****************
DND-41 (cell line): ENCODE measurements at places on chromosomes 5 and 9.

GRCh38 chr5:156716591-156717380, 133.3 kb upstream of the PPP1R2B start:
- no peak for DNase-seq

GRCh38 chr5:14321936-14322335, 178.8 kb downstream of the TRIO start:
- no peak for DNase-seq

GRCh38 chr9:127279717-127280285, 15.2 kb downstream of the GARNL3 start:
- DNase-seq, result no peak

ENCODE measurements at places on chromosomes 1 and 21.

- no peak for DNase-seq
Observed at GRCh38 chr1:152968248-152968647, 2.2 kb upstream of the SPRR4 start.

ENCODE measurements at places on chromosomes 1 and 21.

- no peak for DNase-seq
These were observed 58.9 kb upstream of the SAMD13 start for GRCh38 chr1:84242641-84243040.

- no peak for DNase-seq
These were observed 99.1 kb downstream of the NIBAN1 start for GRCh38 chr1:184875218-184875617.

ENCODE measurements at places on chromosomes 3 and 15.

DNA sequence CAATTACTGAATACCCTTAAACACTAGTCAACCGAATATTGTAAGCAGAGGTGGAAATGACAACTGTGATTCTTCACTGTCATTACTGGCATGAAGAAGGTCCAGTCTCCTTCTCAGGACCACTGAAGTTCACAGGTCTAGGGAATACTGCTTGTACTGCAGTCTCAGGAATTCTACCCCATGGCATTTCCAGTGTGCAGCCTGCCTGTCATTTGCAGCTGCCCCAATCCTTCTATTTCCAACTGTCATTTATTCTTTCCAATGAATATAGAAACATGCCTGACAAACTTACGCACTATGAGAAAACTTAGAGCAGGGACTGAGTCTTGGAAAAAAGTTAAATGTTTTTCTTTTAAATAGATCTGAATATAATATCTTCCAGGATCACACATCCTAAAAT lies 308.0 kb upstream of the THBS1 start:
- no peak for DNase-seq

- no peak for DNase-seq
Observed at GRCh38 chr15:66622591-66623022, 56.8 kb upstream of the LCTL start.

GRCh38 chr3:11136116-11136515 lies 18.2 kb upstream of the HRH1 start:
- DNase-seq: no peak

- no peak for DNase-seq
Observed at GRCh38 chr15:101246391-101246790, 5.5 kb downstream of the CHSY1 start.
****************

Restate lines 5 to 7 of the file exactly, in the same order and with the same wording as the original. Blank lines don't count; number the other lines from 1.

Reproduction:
- no peak for DNase-seq

GRCh38 chr9:127279717-127280285, 15.2 kb downstream of the GARNL3 start:
- DNase-seq, result no peak